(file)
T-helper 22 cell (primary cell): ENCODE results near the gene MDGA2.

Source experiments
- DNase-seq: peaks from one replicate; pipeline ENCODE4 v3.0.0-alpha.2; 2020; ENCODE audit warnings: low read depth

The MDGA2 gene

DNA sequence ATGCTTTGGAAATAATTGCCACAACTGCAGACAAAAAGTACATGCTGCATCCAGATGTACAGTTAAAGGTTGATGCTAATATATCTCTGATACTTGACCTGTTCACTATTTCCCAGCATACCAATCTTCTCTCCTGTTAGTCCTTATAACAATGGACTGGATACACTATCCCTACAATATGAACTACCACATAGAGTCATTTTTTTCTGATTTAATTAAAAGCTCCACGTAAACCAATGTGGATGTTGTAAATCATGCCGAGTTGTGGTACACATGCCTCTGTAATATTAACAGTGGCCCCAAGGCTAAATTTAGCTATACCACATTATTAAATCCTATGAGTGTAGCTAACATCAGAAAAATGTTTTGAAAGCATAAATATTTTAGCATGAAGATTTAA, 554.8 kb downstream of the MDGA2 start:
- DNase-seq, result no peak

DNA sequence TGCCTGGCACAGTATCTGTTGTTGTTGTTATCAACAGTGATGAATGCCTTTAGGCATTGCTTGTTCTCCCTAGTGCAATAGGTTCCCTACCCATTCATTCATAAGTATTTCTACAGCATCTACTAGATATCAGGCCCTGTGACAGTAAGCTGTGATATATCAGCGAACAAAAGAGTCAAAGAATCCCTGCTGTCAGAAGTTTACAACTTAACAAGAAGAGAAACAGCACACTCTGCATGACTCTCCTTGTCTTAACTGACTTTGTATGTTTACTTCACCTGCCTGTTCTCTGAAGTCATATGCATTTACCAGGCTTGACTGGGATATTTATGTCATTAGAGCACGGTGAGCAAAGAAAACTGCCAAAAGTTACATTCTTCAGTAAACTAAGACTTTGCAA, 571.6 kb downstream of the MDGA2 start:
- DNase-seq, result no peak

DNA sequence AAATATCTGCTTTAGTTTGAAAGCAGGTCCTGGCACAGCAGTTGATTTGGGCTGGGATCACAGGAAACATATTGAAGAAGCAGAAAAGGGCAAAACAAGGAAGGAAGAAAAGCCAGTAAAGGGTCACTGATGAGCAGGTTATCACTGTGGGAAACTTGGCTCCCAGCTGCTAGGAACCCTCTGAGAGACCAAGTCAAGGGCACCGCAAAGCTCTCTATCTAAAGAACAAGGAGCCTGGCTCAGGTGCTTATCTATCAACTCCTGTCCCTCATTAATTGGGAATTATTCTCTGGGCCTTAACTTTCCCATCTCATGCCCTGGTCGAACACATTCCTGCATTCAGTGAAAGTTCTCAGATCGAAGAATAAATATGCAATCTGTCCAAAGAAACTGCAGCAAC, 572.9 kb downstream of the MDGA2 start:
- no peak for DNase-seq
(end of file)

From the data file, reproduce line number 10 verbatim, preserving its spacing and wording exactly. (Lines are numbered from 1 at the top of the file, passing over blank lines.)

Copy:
- no peak for DNase-seq